American Heritage® Dictionary of the English Language, Fourth Edition
- n. A locking pin inserted in the end of a shaft, as in an axle, to prevent a wheel from slipping off.
- n. A central cohesive element: Reduced spending is the linchpin of their economic program.
Century Dictionary and Cyclopedia
- n. A pin inserted in the spindle of the axle of a vehicle to prevent the wheel from slipping off. Also axle-pin.
- n. a pin inserted through holes at the end of an axle, so as to secure a wheel
- n. figuratively a central cohesive source of stability and security; a person or thing that is critical to a system or organisation.
GNU Webster's 1913
- n. A pin used to prevent the wheel of a vehicle from sliding off the axletree.
- n. pin inserted through an axletree to hold a wheel on
- n. a central cohesive source of support and stability
- Middle English lynspin, compound of lins 'axletree' and pin, from Old English lynis 'linchpin', from Proto-Germanic *luniso (compare German Lünse), from Proto-Indo-European (compare Welsh olwyn 'wheel', Armenian ołn 'shoulder', Sanskrit āṇís). Figurative use attested from the mid-20th century. (Wiktionary)
- Middle English linspin : lins, linchpin (from Old English lynis) + pin, pin (from Old English pinn; see pin). (American Heritage® Dictionary of the English Language, Fourth Edition)
“More to the point, it would have to survive without McShane as Silas, continue to function dramatically even after the Saul counterpart dies and its linchpin is gone — which seems, at the moment, inconceivable.”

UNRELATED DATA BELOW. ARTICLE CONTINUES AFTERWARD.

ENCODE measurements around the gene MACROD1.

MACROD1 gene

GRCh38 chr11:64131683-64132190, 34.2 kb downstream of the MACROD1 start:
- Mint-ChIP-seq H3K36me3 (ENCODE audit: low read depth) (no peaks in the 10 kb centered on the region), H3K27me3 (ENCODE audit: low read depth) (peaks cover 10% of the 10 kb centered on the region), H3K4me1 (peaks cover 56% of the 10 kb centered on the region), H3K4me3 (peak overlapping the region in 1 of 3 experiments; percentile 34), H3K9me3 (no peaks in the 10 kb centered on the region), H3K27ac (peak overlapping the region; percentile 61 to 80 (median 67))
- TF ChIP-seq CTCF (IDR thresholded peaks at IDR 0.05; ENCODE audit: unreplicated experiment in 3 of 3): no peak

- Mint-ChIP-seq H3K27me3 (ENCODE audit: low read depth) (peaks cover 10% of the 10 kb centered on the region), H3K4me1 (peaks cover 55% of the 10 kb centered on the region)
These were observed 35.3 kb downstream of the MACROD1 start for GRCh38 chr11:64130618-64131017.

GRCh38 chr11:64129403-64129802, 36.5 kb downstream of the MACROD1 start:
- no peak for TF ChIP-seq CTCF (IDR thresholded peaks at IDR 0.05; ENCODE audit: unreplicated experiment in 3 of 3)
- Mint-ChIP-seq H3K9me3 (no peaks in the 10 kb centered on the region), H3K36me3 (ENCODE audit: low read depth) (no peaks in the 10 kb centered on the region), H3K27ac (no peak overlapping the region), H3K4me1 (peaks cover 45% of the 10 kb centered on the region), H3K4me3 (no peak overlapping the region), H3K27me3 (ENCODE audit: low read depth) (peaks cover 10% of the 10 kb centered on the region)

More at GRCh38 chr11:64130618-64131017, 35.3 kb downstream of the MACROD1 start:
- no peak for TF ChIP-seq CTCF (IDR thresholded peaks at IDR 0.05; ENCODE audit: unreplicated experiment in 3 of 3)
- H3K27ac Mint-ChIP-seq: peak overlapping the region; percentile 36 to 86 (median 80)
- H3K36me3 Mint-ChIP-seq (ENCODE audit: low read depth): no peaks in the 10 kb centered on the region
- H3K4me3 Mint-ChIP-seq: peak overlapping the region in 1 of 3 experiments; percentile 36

“Outlook: The reigning Class AA State Federation champions may run three guards but their linchpin is 6-0 Mike Coburn (16.5 ppg, 6 apg).”
“Maintaining the impossibly high standards set by previous releases from the Bug and soon to be legendary Burial, label linchpin Kode 9 reverts to the format reserved for his own alchemical productions.”
“Their alleged aim is to provoke confrontations to split the people and the army, which the council calls the linchpin of the nation's safety and security.”
“McChrystal's departure played out against a faltering campaign in southern Afghanistan's Helmand province, rising U.S. and NATO casualties on the battlefield, and delays in a Kandahar offensive that has been described as the linchpin to the war effort.”
“Hudson ruled that the so-called linchpin of the law -- the requirement that most Americans obtain insurance -- exceeds the authority granted to Congress under the Commerce Clause.”
“The linchpin was their ability to personify and appeal to a great yearning in the souls of the American people in a time of crisis and use that yearning to affect change.”
“Of course, the US wouldn't be accused of double-speak if it hadn't made a Dadaist term the linchpin of its anti-terrorist programme.”
“We are hoping to use his experience," said Mr. Terbil, who some called the linchpin of the revolt.”
These user-created lists contain the word ‘linchpin’.
Words only (I left out the expressions) from Geza Kerenyi's EN-HU interpreters' dictionary. Most of them pose some difficulty when interpreted between HU and EN in either or both directions.
An extensive list I have been working on for quite some time. Feel free to add more of the kind if you miss any.
Those I've come across and try to keep fresh within my mind.
By David Mitchell
Hecko, words! I’m so happy I’ve found you. I want to keep you all and never want to lose you again. I hope you like it here.
Words from 2009 'Watchmen' film.
By Oliver Wendell Holmes (sr.?). Thanks to slumry for pointing out the link (a long time ago) to this.
Have you heard of the wonderful one-hoss shay,
That was built in such a log...
Looking for tweets for linchpin.